Editorial Policies

Focus and Scope

Southeast Asian Mathematics Education Journal (SEAMEJ) is an academic journal that provides a forum for publishing a variety of research ideas and methods in the field of mathematics education. SEAMEJ aims to stimulate discussions at all levels of mathematics education through significant and innovative research studies. The journal welcomes articles highlighting empirical as well as theoretical research studies, including teacher professional development, best practice of mathematics learning and action research. This journal is designed and devoted to mathematics school teachers, teacher educators, lecturers, researchers, university students (Master and Doctoral) who want to publish their research reports or their literature review articles (only for invited contributors), and short communication about mathematics education and its instructional. Besides regular writers, for each volume, the contents will be contributed by invited contributors who experts in mathematics education either from Indonesia or abroad.

The Journal invites original research articles and not simultaneously submitted to another journal or conference. The whole spectrum of research in mathematics education are welcome, which includes, but is not limited to the following topics:

  1. Realistic Mathematics Education

Realistic Mathematics Education (RME) is a teaching and learning theory in mathematics education that was first introduced and developed by Freudenthal.  There are two important points in RME; mathematics must be connected to reality and mathematics as a human activity. RME is implemented three principles, they are: (1) guided reinvention and progressive mathematizing, (2) didactical phenomenology, and (3) self-developed model. Furthermore, the practice of RME also has its own characteristics, they are: (1) phenomenological exploration or the use of contexts, (2) the use of models or bridging by vertical instruments, (3) the use of students own productions and constructions or students contribution, (4) the interactive character of the teaching process or interactivity, and (5) the intertwining of various learning strands. A paper is eligible to be included in this topic if the paper accommodates these three principles and these five characteristics.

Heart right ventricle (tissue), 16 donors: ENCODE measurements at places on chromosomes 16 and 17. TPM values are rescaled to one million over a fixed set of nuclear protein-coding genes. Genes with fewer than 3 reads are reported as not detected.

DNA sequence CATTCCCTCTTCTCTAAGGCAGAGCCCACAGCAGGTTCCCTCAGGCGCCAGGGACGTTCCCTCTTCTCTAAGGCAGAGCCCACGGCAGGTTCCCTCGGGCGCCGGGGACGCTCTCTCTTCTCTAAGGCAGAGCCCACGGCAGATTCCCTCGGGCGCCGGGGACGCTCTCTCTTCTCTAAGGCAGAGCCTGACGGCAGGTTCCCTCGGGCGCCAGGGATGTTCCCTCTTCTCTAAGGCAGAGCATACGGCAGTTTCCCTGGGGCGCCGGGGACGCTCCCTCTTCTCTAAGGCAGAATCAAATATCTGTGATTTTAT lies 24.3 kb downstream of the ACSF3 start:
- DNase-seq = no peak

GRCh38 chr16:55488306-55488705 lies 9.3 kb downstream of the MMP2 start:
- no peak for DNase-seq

1. Joyful Learning in Mathematics Education

The main goal of mathematics education in school is the mathematization of the child’s thought process through joyful learning. Learning should be something joyful because it is a perpetual growth process and self-reflection. Mathematics teachers are expected to develop ideas to motivate students by joyful activities, such as discovering, exploring, constructing, designing, setting strategy, and solving problems that are wrapped in mathematics games, puzzles, and hands-on activities.

  1. Integrating ICT in Mathematics Education

The advance of information and communication technology (ICT) has been the concern of all human life, including in education. When all students use technology, education must be the first one to utilize it for the sake of effectiveness and attractiveness. The researches (ideas of research) on related topics could be traced to the works of Paul DrijversWillem J. Pelgrum, Tjeerd PlompJean-Baptiste Lagrange, Michèle Artigue, Colette Laborde, Luc Trouche, and published books in Springer or other publishers.